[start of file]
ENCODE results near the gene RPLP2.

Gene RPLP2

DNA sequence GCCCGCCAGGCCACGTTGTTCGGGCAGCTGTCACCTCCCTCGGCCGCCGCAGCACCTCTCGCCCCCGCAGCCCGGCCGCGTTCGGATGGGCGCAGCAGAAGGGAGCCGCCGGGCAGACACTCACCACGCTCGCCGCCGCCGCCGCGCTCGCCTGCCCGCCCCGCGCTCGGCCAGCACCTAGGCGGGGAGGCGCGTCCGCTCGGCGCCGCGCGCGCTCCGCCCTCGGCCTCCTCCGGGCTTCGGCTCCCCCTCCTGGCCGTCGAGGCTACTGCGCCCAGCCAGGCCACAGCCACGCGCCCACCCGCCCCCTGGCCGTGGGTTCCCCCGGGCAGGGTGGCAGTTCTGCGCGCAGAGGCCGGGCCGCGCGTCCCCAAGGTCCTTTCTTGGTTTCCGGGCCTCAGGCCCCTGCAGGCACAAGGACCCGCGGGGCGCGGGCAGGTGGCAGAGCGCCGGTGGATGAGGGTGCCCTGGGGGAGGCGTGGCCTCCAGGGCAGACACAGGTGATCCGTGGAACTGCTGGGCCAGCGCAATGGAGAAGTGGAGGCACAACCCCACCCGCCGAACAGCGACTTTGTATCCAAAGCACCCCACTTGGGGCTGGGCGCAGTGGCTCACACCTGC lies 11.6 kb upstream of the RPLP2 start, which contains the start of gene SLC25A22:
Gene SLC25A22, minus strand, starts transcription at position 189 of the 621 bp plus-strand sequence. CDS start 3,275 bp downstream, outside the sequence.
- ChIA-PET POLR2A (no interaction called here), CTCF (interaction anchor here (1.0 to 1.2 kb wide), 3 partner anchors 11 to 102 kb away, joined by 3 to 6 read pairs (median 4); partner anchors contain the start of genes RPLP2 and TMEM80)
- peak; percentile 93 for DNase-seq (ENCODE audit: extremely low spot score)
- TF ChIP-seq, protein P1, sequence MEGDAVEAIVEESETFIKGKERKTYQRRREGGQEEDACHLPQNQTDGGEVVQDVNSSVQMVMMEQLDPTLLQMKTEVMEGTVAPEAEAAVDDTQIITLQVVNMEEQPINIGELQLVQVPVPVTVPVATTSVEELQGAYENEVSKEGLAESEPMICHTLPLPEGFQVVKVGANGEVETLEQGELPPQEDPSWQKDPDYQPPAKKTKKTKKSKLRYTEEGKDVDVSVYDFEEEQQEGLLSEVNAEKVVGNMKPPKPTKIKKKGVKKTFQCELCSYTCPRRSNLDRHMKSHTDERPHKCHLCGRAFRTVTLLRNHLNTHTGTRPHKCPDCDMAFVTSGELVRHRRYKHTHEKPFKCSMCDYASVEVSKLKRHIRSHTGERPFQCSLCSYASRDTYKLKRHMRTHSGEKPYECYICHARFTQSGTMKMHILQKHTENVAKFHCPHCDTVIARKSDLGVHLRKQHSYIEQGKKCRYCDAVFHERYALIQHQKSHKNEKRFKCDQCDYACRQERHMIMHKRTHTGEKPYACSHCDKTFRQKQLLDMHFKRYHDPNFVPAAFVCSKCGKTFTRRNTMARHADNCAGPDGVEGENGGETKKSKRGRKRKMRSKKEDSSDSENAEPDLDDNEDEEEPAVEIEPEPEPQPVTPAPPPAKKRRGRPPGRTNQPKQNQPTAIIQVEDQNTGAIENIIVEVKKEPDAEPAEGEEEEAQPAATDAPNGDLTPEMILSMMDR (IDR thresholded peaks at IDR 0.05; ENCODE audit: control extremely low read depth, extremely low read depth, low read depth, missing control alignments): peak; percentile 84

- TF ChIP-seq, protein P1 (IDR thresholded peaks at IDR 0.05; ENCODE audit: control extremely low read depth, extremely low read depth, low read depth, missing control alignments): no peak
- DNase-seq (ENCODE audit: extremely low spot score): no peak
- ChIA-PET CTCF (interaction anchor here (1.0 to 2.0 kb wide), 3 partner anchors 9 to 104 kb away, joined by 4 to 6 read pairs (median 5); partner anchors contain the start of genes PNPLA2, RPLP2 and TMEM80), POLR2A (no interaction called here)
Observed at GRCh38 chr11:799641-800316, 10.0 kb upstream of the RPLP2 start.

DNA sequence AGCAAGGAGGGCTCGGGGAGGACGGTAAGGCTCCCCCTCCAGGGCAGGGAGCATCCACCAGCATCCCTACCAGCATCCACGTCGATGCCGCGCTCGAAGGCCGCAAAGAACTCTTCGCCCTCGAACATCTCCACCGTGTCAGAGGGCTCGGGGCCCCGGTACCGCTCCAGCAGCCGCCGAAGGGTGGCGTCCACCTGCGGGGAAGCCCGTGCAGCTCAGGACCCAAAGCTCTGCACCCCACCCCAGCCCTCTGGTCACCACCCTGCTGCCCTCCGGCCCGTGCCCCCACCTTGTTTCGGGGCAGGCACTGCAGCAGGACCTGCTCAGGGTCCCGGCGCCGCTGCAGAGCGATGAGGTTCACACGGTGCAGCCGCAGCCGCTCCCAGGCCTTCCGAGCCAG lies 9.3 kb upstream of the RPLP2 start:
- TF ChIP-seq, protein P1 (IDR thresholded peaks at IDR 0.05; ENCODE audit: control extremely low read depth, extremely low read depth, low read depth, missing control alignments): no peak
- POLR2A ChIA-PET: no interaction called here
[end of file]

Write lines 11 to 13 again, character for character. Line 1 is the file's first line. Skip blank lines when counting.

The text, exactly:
Observed at GRCh38 chr11:799641-800316, 10.0 kb upstream of the RPLP2 start.

DNA sequence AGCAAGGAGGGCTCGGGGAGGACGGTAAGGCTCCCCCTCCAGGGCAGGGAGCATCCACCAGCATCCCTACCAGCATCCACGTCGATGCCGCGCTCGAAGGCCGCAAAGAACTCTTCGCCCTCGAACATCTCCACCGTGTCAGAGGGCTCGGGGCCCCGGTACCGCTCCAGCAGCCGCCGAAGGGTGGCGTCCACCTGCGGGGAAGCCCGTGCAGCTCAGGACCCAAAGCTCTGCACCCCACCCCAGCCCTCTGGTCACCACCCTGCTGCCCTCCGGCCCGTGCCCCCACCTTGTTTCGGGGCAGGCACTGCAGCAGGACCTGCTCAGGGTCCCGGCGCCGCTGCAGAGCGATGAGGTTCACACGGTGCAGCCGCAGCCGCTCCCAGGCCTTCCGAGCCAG lies 9.3 kb upstream of the RPLP2 start:
- TF ChIP-seq, protein P1 (IDR thresholded peaks at IDR 0.05; ENCODE audit: control extremely low read depth, extremely low read depth, low read depth, missing control alignments): no peak